Poodle Forum banner

1 - 4 of 4 Posts

·
Registered
Joined
·
139 Posts
Discussion Starter #1
I am thinking about getting a toy poodle. I had one when I was a child. She was my first dog. I was very young when my mom got her. My mom trained her. I just had some questons about small toys. Are they hard to train/house break? Do they bark more? The puppy that I'm looking at is very small. Are there more health issues with toys then standards. Any advice would be great:)
 

·
Registered
Joined
·
12,496 Posts
I think health largely comes down to the breeding - toys probably have fewer inherited problems than standards (although I have never seen exact figures) but a badly bred toy can be a disaster. Check that the breeder you are considering does all the necessary health testing, see the parents of your puppy, and ask for details of grandparents, other offspring, etc. Knees (luxating patella) and PRA (an inherited form of blindness) are the two biggest health issues here in the UK. Don't even consider a pup from a pet store or similar outlet, and be very, very careful if considering buying from the internet or a local backyard breeder - much better to find a good breeder and wait for a pup.

Small dogs are reputedly more difficult to housetrain. I am never sure whether this is because it is so much easier to clean up after a small dog so we owners are less scrupulously consistent about taking them out frequently, or if they really do find it more difficult to learn. I do think that it takes longer for a small dog to get full control, especially bladder control. Expect some "accidents" for the first few months at least. One of the many problems with puppy farm/pet store pups is that they have been raised in a small pen, and have got used to sleeping in their own mess, which can make them particularly difficult to housetrain.

Poodles are a delight to train - they love working with you, are intelligent and athletic, and you will have lots and lots of fun together. Tiny dogs need lots of carefully planned socialisation - and it can be tricky to ensure they experience enough meetings with dogs, people, bicycles, cows, etc, etc to make them relaxed about them in later life, without getting frightened or hurt. It is important to find the right puppy class - one that lets all the pups loose in a free for all will probably do more harm than good. Similarly with other training classes - with these tiny dogs, positive, reward based training is the way to go - don't let anyone tell you you have to yank/shove/push your dog, or "get dominance" over her. A labrador may be able to put up with these methods - a toy poodle is likely to be traumatised by them, and end up fearful and even aggressive as a result.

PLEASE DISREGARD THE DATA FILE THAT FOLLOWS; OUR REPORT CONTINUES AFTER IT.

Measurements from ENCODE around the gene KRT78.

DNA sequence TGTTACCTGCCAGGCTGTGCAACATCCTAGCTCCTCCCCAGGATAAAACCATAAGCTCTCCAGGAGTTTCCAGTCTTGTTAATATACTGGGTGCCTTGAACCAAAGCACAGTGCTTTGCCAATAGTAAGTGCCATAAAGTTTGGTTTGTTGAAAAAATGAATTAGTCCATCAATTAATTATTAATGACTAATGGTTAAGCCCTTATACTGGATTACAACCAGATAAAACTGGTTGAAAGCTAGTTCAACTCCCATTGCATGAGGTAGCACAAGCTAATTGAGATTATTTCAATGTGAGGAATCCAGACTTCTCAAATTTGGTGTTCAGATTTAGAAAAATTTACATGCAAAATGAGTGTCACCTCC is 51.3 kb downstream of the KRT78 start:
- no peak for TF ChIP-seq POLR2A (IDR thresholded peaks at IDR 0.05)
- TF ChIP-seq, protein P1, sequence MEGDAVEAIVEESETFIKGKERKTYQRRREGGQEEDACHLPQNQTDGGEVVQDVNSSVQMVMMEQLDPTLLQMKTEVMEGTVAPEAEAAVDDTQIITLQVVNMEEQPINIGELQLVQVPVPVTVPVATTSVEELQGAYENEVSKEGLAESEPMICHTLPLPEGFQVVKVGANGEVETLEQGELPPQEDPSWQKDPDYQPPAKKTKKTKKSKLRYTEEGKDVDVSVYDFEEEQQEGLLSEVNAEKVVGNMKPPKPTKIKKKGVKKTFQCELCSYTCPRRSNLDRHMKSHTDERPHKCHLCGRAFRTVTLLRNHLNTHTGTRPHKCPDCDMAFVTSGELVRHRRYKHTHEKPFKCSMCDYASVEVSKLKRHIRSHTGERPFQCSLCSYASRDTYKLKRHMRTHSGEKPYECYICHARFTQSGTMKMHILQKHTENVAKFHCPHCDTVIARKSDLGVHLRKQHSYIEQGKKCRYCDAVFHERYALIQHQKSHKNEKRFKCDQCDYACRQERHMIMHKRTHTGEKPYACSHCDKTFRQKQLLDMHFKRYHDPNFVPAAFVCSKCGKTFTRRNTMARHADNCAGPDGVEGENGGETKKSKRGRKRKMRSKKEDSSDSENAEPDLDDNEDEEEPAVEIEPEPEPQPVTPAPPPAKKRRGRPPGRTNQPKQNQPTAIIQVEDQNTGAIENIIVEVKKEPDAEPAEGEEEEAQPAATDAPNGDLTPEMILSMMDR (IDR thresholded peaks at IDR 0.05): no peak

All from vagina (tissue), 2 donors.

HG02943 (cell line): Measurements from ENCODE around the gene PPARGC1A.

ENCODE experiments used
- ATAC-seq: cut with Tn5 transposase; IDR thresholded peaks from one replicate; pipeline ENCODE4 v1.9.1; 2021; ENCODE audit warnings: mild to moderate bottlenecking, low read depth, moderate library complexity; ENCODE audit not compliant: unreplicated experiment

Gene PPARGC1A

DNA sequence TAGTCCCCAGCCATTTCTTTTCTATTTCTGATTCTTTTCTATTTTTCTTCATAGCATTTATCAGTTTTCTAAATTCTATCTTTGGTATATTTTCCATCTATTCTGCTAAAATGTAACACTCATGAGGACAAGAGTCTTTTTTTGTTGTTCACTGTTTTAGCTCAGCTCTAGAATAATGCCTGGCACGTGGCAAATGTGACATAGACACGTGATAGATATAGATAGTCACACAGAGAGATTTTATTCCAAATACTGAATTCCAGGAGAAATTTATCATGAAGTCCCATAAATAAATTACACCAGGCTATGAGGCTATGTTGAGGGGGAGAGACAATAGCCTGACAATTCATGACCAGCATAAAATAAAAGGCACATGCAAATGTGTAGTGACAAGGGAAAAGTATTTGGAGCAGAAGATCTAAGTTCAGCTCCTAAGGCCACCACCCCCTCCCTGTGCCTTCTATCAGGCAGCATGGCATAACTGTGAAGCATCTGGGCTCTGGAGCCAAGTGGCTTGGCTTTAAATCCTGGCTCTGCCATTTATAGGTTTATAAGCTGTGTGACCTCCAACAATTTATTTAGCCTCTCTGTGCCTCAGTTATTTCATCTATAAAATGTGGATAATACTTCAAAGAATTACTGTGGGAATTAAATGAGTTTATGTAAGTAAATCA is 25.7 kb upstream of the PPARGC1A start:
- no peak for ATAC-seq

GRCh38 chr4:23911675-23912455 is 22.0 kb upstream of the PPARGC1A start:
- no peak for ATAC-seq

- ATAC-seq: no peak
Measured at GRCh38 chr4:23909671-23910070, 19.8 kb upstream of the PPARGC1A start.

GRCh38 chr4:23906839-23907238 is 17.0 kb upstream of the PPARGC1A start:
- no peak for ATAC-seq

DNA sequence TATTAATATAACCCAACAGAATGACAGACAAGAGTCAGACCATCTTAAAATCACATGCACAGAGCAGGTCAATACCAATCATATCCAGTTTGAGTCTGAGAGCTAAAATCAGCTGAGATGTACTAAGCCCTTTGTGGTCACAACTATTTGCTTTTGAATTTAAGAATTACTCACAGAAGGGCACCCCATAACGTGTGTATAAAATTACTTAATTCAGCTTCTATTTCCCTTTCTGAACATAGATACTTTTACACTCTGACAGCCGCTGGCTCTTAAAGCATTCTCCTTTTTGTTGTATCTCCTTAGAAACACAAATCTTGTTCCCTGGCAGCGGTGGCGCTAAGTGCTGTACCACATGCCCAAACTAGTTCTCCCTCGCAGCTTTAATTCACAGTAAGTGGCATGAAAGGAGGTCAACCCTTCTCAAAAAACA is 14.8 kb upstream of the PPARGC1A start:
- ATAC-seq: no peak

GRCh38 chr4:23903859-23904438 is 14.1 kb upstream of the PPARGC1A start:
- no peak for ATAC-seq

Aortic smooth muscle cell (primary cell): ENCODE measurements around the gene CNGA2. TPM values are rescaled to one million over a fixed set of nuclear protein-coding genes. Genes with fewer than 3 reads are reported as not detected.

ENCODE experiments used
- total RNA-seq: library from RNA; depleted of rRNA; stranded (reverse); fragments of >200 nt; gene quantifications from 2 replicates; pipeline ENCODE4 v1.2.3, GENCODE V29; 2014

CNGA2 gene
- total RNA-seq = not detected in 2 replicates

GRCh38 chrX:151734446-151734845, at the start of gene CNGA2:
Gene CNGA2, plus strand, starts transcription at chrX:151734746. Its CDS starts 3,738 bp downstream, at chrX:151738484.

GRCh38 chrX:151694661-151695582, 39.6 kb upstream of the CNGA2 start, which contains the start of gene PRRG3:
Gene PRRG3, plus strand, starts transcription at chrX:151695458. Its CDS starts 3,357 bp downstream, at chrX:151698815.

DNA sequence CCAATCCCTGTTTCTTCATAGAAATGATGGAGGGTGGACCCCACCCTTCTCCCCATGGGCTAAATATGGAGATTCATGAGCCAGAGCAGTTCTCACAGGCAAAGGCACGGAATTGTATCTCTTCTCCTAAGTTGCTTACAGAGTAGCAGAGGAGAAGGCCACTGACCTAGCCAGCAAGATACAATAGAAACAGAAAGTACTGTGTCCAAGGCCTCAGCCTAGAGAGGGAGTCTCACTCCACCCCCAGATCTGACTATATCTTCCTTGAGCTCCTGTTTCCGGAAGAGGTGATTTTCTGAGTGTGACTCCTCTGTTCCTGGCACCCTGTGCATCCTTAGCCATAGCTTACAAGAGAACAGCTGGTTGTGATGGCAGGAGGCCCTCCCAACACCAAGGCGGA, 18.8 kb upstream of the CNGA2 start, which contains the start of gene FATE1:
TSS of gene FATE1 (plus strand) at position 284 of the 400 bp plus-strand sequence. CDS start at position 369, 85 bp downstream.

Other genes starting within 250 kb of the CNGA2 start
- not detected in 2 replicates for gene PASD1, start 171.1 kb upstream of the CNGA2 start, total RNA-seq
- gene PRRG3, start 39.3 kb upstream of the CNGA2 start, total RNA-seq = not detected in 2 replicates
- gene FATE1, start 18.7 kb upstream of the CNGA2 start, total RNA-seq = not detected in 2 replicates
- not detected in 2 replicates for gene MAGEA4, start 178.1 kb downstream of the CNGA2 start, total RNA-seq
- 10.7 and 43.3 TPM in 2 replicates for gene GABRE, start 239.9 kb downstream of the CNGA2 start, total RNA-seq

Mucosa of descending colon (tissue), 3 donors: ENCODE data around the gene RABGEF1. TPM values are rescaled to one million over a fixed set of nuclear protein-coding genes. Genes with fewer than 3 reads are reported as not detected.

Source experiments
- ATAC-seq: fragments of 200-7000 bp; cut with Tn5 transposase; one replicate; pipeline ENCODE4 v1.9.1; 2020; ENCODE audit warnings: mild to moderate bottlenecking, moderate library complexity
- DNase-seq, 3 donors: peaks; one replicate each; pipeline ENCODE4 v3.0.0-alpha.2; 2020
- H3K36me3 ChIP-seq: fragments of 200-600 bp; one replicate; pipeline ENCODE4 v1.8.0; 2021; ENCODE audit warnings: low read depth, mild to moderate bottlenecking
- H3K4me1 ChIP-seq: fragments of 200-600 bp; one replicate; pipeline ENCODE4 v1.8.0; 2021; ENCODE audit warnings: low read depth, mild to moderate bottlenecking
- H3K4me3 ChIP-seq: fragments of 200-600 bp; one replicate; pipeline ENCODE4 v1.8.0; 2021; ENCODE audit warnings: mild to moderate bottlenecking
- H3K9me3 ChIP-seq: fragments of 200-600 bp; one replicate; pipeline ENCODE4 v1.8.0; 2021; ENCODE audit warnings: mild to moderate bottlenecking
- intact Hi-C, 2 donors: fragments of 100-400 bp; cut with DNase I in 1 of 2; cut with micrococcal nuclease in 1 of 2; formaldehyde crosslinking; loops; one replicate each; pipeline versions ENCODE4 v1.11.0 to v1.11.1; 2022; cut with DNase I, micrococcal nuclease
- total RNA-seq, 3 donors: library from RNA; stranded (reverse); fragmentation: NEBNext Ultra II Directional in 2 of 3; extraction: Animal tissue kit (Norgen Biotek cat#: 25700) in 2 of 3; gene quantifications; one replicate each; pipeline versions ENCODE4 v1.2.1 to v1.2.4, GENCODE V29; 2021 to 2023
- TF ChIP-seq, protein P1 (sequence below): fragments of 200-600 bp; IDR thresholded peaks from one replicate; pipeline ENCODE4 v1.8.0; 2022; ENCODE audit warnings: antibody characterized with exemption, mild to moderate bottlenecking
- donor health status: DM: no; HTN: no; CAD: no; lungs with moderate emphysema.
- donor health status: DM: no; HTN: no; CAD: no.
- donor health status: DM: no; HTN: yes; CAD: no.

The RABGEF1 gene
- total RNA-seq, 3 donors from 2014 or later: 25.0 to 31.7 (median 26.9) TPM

Yapping - dogs do bark. Small dogs have a higher pitched bark. Mine went through a phase in adolescence when they barked at *everything* - every leaf that moved, twig that dropped, bird that flew past, neighbour that laughed ... I taught them to "settle down" on command, and although they do yap occasionally, it is not constantly. Bored, lonely, frustrated dogs are more inclined to bark - plenty of exercise, company and occupation seem to be the best ways to keep it to a minimum.

If you had a toy poodle before, you will know all about the need for grooming, and that they are living, breathing dogs, and not a fashion accessory!

Hope this helps!
 

·
Registered
Joined
·
558 Posts
I think fjm gave you very good advice. Toy poodles are very much like any other small dog. I notice you have a chihuahua. Have you trained that dog not to be "yappy?" Your poodle will be as good as breeding and training will make him or her. Small poodles are not necessarily fragile or unhealthy. They can be quite altheletic. Just find a breeder who does all the health testing and isn't selling anything called "teacup."
 

·
Registered
Joined
·
139 Posts
Discussion Starter #4
Thanks for the replys I decided to get the toy poodle that I was looking at. I Picked her up this moring.:) My chihhuahua never barks and never has tried to bark. So there was not really any training needed. I will post pics soon I would never buy any dog that is spouse to be a teacup there is no such thing.:doh:
 
1 - 4 of 4 Posts
Top